Robust input validation and help, sure. Never had a massive use for auto-complete. Maybe my console applications are just too small in scope. I write multiple programs rather than one program with "sub-operations".I've always used the (rather dated) library NDesk.Options [0]. Even though it was written way back in the .net 2 days. For me, it seems to hit a very nice sweet spot between power and complexity.
 > auto-completeI think now folks have gotten used to auto-complete in powershell commands. It's really harsh to not give that to them when they're expecting it. :-)
 > This looks like a hefty amount of boilerplate to achieve practically nothing.I have yet to find a good way to avoid boilerplate in handling command line input on my console applications.My naïve self feels that it should be standard, and yet every console application operates with different nuances. It's also a part of code that I see a disproportionate amount of bugs/feedback on (for sufficiently complicated programs). I see developers consistently underestimate the work required on handling command-line input.I don't think this guys solution is a silver bullet but I'm happy to see the methods.
 Nobody should be writing one-off command line parsing code. If you don't want something fairly heavy like Spectre, then just pull in a lighweight library like CommandLineParser.
 One trick you can use if you are super lazy is to just use a config.json file that always resides next to your exe. JSON files are very easy to edit/share, and can be trivially serialized in and out of your models for convenience (1 liner with either Newtonsoft or built-in serializer). JSON is also a good interchange format between systems, so it can quickly integrate into a bigger system without much hassle.
 The optparse-generic library in Haskell generates a CLI directly from a struct.
 Yes and no, I definitely write throwaway C# console apps all the time and just go through the hassle of generating a solution and boilerplate so I might use this kind of thing.It's a bit heavy, I'd have to invest some time learning his framework but could be worth it. I've certainly written lots of command line parsing and logging code I'm not proud of.
 Kind of my line of thinking as well. I would never pull in a library with a 100 features when my software only needs 2 of those features. I write those 2 features myself.
 a) Which of those libraries do they use only 2% of the features from? One the template is filled out, won't it be higher.b) There are certain things that look simple, but you _do not_ want to waste your time coding the corner cases yourself when this is a solved problem.e.g. You might think that commandline args is simple, but it is very much not. if you '-file foo.txt' working, how will you handle '-file "C:\Program Files (x86)\bar\foo bar.txt" ' ?If you get -message hello ? working, will your code handle -message "hello, "friend"" ?Having this prebuilt is useful.
 Neither of your examples requires anything from the program regardless of what language it's written in, let alone what arg-parsing library it uses. Quotes are evaluated by the shell; your program gets an argv.(Yes, Windows is complicated by having two different built-in parsers for argv [CRT and shellapi] because the kernel itself doesn't have a concept of argv. But if we're talking about .Net programs then the runtime makes that choice and gives your entrypoint an argv, so again quote-evaluation is not in the program's purview.)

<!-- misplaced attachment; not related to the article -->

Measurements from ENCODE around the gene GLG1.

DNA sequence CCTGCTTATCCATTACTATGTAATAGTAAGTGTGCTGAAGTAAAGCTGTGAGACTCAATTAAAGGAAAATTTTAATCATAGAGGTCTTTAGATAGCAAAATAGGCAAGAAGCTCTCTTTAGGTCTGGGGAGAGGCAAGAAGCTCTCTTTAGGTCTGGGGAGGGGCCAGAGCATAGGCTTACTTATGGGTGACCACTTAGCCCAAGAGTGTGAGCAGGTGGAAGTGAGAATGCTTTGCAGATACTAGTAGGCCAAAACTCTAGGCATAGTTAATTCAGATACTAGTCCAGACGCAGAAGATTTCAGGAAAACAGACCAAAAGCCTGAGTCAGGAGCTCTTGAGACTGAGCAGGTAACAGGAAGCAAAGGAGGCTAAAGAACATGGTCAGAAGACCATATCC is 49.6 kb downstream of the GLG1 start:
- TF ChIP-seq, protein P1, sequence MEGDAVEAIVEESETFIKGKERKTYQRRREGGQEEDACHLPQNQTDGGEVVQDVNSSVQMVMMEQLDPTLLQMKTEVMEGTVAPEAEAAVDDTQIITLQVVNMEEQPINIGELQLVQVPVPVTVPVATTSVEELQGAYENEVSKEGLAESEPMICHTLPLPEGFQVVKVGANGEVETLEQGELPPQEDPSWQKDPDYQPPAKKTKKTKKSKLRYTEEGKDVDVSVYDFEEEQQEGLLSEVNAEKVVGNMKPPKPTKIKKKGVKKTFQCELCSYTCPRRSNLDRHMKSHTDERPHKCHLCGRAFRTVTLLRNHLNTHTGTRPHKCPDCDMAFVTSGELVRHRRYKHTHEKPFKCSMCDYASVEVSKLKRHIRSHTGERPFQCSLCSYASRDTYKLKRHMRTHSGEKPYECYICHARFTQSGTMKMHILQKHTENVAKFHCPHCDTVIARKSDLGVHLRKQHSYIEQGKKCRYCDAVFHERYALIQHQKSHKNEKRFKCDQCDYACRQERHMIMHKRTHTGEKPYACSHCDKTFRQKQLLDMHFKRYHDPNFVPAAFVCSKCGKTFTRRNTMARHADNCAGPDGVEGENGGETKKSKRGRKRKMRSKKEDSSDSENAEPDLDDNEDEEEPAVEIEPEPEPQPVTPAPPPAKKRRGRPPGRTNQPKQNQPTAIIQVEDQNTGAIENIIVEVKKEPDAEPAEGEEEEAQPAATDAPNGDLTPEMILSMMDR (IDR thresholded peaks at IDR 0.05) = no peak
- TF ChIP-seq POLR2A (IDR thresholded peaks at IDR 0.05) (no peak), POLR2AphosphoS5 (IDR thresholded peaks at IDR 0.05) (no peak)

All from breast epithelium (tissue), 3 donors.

My example may not be the best, but .NET Commandline handling libraries contain significant quote-handline code. I know because I have relied on it.I'm less familiar with the library that OP is using, but it seems to be here: https://github.com/spectresystems/spectre.console/blob/main/...Going in the other direction, generating command lines: https://github.com/natemcmaster/CommandLineUtils/blob/main/s...I don't recommend re-inventing this
 That is because he's giving a tiny example of a starter template for a console app.If you were writing a "production-level" console app with multiple commands, logging, needed DI, input validation, nice looking progress bars, etc. Then this is pretty much what I'd want for a console template tbh.Spectre.Console looks insanely nice.
 I guess they had fun doing it! Some libraries are for fun to improve command & self confidence. Usually they are beginnings of a new delightful product. So I feel it is all for good.
 As a non-.Net developer, my impression of anything .Net is always a hefty amount of boilerplate.
 > public thing Thing = new Thing();can we please please please stop making programming languages like this
 In C# 9 you can write it like this: public Thing _thing = new();
 You can do the following to shorten that depending on context: var thing = new Thing(); Thing thing = new();
 C# is almost 20 years old. What would you change this statement?
 One time C++ is more terse: public: Thing thing:) Really though this is just the old way to write C#. Even Java is starting to update this pattern.
 It's rather old school style. C# has had local type inference for ages.
 Jeezus, that's a lot of code to get a decent console. On Mac I just install iTerm. Does everything have to be long-winded and verbose with C#?
 This is code to write a command line application, not to use the console.